When it was announced that Kenneth Branagh, the 30-year-old Irish-born actor-director who created the transporting 1989 screen version of Shakespeare's Henry V, would follow up that film with a Hollywood thriller, I assumed he'd channel his obvious audacity and intelligence into a refined, sophisticated entertainment, a commercial movie with a classical edge. Happily, I was wrong. Dead Again is certainly entertaining it's one of the most pleasurable movies I've seen this year yet it never pretends to be more than a farfetched piece of hokum. That's its charm. The movie isn't just unpretentious; it's garishly, thrillingly vulgar. Branagh, working from a script by newcomer Scott Frank, takes the sort of implausible twists and turns that never existed anywhere but in old movies and stitches them together in an ingenious new way. He builds a castle in the air out of Hollywood clichés.
Dead Again is a kind of two-tiered romantic murder mystery set in the present and the past, with both Branagh and his wife, Emma Thompson, appearing in dual roles. In the contemporary sections, Branagh plays cheerful, tough-around-the-edges Los Angeles detective Mike Church, and Thompson is the amnesiac woman he's been asked to investigate. She's forgotten everything -her name, her past, even how to talk. (For the sake of convenience, Mike starts calling her Grace.) Yet she keeps having vivid nightmares about a mysterious '40s couple: Margaret (also played by Thompson), a beautiful concert pianist, and Roman Strauss (Branagh), the wealthy and cultivated German composer-conductor who married her and then, apparently, murdered her with a pair of scissors; the nightmare ends with him being taken to the electric chair.
Mike agrees to let Grace be hypnotized by Franklyn Madson (Derek Jacobi), an eccentric antique-shop owner who happens to be an expert at putting people in trances. When Grace goes under hypnosis, it's revealed that her nightmare is no fairy tale. There really was a Margaret and Roman Strauss and, as it turns out, Grace and Mike are their reincarnated spirits.
You heard me: This is the first modern thriller guaranteed to get four stars from Shirley MacLaine. Can Branagh be serious? Yes and no. The plot of Dead Again is like something the Naked Gun people might have come up with had they decided to do a takeoff on '40s thrillers. The narrative is all blithe, symmetrical happenstance, a series of interlocking contrivances. Yet the reincarnation business allows Branagh to pull off a structural coup. Like Woody Allen in The Purple Rose of Cairo, he stages an old black-and-white movie in this case, the story of Margaret and Roman, which is given the choreographed opulence of a '40s-Hollywood spectacular and then enters that movie, creating a pop-culture ripple effect between present and past. As the dark truth about the Strauss' marriage emerges, and as it begins to parallel the romance and foreboding between Mike and Grace, there are echoes of Hitchcock at his most cornball-Freudian (the plot incorporates elements from Spellbound and Rebecca), and Branagh makes devious use of the sort of vintage-thriller motifs (a telltale anklet! A hidden treachery from the past!) that gave Joan Crawford and Bette Davis melodramas their lurid, operatic thrust.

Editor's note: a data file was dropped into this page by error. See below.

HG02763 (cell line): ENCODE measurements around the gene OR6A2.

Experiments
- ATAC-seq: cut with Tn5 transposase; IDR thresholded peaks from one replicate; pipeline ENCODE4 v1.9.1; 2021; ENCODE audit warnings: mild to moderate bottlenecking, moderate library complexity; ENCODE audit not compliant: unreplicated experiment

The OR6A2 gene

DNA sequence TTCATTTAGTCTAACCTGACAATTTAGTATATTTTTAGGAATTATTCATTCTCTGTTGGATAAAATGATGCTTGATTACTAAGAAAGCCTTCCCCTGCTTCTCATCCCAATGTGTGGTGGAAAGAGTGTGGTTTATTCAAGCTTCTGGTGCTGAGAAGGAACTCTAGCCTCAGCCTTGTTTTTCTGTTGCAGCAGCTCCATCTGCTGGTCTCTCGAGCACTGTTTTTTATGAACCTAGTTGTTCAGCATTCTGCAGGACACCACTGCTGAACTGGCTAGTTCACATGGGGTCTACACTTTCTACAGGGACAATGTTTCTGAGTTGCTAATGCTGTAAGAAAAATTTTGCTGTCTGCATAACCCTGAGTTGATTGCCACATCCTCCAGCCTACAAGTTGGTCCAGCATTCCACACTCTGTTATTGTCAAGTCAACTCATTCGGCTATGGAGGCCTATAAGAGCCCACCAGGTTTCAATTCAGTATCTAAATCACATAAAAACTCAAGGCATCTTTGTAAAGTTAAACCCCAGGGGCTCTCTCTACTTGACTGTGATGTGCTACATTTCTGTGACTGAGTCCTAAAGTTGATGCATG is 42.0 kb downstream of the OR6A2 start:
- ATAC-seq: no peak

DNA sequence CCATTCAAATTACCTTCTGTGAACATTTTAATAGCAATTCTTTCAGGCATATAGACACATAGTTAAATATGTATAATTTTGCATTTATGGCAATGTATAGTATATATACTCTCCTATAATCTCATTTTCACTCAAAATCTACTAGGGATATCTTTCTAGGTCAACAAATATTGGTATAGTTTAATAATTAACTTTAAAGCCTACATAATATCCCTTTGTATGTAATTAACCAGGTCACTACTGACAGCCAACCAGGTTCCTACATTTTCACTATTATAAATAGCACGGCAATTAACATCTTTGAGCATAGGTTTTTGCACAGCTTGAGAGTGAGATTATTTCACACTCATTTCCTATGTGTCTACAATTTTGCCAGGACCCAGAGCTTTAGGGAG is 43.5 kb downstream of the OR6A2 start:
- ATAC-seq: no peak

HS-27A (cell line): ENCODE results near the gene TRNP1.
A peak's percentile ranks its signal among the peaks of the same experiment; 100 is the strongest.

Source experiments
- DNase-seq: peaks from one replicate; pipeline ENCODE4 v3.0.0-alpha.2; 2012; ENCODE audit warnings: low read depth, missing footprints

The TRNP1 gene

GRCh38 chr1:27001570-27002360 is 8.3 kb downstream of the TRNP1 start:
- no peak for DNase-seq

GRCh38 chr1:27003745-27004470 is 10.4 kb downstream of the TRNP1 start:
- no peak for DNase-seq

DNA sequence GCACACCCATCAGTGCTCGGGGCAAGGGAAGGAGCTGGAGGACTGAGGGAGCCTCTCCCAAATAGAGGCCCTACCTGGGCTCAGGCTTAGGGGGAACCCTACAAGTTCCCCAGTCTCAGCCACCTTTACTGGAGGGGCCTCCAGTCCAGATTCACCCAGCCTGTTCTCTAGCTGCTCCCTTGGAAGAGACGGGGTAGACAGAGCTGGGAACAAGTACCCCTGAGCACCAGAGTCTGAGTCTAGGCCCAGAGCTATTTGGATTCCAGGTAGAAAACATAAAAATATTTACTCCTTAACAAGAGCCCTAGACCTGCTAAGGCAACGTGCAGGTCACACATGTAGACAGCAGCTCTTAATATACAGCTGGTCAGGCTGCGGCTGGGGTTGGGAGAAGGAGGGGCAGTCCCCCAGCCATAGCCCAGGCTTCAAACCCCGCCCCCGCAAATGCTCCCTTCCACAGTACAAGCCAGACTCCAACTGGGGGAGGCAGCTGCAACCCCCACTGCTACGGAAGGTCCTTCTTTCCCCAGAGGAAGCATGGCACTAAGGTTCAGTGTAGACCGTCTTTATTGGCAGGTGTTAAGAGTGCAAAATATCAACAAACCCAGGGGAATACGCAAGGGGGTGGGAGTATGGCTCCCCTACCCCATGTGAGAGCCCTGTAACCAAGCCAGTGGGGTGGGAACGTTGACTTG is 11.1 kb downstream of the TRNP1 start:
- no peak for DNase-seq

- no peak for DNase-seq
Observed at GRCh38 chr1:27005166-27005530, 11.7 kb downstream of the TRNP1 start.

The triumph of Dead Again is that even as it has you giggling at how overwrought these penny-dreadful cliches are, the movie is just tricky enough to get you engrossed in them. It puts the fun back into suspending your disbelief. Branagh knows what a contraption this is, yet he clearly loves the primal pleasures of narrative. The underlying mechanism of Dead Again is the way it nudges our sense of play, withholding just enough information to keep us intrigued, winking at how susceptible we are as moviegoers at how we'll go along with anything (even reincarnation) if it means getting to the bottom of the mystery.
The characters are engaging, even if none of them is meant to be deep. As Franklyn, the wily antiques dealer who hypnotizes customers in order to learn the locations of valuable old furniture, Derek Jacobi has an impish nonchalance. Robin Williams, in a small role, is in top form as a defrocked psychiatrist who spouts off on the karma of reincarnation; the fact that he delivers most of these tidbits while sitting in a supermarket meat locker indicates just how tongue-in-cheek Branagh can be. As Mike Church, Branagh at first seems too bland. Short and cute, he's not movie-star handsome enough to get by on his looks where is this man's upper lip? and it appears he thinks that pretending to be a hard-boiled American Joe is the same thing as impersonating a bad actor. Mike, though, is supposed to be a walking piece of pulp. After a while, I started to warm up to Branagh's amiably schlocky demeanor.
Emma Thompson has a face that's magic in front of the camera. Her large, flat cheeks give her a mask-like beauty, but with one quick curlicue of a smile, she becomes a radiant sprite, with hints of naughtiness. The two lead performers triumph during the flashback sequences, which are really the heart of the film. (The contrivances seem more at home there.) Playing the romantic, trusting Margaret and the self-doubting Roman, Thompson and Branagh don't do a parody of classic Hollywood acting so much as an homage to it. They made me appreciate the focus of the great old stars, the way they could define, with intoxicating clarity, the emotions on which a scene spun.
Dead Again is light, maybe too light. At times, it suggests a Hitchcock movie without the churning, impassioned undercurrents. Yet the film is full of juicy surprises. The best surprise is that by the end, Dead Again accomplishes what few contemporary thrillers do: It truly thrills. Branagh has turned out to be something rare in movies, an artist with a genuine taste for the low-down. He restores your faith in showmanship. A